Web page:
Very often Christians base entire life changes on ‘God’ when, in reality, what prompts them is their own thoughts, fears and desires. They tag ‘God’ onto it to justify what is an unsafe or even sinful activity. Think again, friends: how can God prompt us to help those who are against Him, when He has said in His word not to help them? How can we do so when those we help live sinfully and do sinful things constantly? What if they are lazy – people who God says must not be helped, because of their sloth? What if they have deserted their parents for no good reason… when God condemns all who do so? What if they hate God, as so many do? What if they use your money for more drink, drugs, or sexual deviancy? What if they use it to break the law, or to maintain a filthy lifestyle? No, we cannot give unconditionally, for God does not.
In scripture we are instructed to help the poor; but these are not poor because of their deliberate avoidance of work or family or any other thing. They are absolutely destitute through no fault of their own… much different from today’s ‘beggars’ in the UK. It has everything to do with intention and godliness. We may give without thought to anyone who is poor through no fault of their own, or even to those who recognise that they made a foolish mistake but are now repentant of it. But, to give indiscriminately is folly. What if, for example, we give to beggars who are not genuine, and later a brother or sister who is genuine cannot be helped because we have already helped those who are unworthy?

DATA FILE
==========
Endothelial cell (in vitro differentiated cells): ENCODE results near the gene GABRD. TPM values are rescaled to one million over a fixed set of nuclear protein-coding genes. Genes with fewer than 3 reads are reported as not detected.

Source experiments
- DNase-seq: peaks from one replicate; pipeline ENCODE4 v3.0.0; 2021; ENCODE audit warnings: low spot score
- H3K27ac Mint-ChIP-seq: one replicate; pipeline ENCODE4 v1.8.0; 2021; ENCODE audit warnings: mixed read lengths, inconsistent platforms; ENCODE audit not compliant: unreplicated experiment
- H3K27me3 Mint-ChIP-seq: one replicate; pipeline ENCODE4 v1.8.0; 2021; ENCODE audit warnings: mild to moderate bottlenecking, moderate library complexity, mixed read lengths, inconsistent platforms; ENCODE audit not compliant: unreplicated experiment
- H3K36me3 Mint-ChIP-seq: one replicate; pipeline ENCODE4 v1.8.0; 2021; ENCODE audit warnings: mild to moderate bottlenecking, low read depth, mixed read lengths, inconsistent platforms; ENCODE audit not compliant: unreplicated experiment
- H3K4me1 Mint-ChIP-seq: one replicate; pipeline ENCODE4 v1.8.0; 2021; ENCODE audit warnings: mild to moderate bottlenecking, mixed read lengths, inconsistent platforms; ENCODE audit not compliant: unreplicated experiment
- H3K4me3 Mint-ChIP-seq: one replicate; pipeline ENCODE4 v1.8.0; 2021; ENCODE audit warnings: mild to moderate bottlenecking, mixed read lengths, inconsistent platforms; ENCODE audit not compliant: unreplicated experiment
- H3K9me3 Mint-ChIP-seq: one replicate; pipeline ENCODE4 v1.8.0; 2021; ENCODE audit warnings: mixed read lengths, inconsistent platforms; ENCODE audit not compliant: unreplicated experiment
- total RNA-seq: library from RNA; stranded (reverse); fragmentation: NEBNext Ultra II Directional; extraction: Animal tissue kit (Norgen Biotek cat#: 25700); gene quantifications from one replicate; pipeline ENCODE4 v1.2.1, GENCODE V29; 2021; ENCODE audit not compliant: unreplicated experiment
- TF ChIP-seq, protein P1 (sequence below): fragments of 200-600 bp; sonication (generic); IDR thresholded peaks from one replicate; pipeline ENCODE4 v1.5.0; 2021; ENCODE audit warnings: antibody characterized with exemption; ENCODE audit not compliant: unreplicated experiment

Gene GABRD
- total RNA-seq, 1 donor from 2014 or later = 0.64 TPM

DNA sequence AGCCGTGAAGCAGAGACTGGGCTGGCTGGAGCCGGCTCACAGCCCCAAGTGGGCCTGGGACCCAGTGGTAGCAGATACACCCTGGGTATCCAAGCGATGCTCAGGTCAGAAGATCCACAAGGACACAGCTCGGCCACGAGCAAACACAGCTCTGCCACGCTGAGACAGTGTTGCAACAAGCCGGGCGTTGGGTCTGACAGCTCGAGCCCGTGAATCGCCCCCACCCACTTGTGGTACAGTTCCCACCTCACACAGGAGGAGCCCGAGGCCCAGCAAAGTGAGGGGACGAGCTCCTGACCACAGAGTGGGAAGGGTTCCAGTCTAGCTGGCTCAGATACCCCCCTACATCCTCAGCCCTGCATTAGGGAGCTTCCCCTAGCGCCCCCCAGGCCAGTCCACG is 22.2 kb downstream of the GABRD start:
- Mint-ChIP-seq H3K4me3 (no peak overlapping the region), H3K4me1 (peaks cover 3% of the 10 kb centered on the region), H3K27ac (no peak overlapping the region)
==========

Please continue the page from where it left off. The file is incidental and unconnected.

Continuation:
Remember that “The LORD maketh poor, and maketh rich…”, sometimes making men poor because of their rejection of Him and His ways. “Poverty and shame shall be to him that refuseth instruction, but he that regardeth reproof shall be honoured.” (Proverbs 13:18). “For the drunkard and the glutton shall come to poverty: and drowsiness shall clothe a man with rags.” (Proverbs 23:21). “…he that followeth after vain persons shall have poverty enough.” (Proverbs 28:19).
It takes great courage to be a Christian. It also takes obedience to the letter and the spirit of His word. Do not tell me you are doing God’s bidding when you help those who God has condemned or judged. Give to the poor – the poor as defined by scripture, whose poverty is not of their own making. Give generously to them. But, do not dare to help those who are against God, for fear of being judged yourself. Feeling good about giving is not a criterion to rely on, for Satan can give us many a warm glow after sinning! He can also dupe the unsuspecting Believer with a godly hint, but when scripture clearly denounces helping those who are counted as unworthy by God, we cannot ever offer to help them.
It is not enough to say that we give help unconditionally or without asking the status of those we help, for it is nothing but an excuse to avoid consequences of our actions. If a stranger asks me for money and I give it, what if he then uses that money to buy a knife, and then kills someone? What if he buys drink, and has a distraught family somewhere who dearly prays for him not to drink and bring them poverty? What if he buys drugs, and his poor Christian mother cries herself to sleep every night because of it? Are you partly responsible? Of course you are!
What if he uses your money for something that is anti-God? What if it goes to an Islamic terrorist who then uses it with other similar helps to fund a terror campaign and to spread Islamic lies? Can we truly claim to be acting in a godly way if we do not question what happens to our money? Why not, then, give generously to a Roman Catholic mission, whose aim is to dig wells but also to gain converts for Rome? The query goes on… think carefully before helping.
© March 2004
Published on www.christiandoctrine.com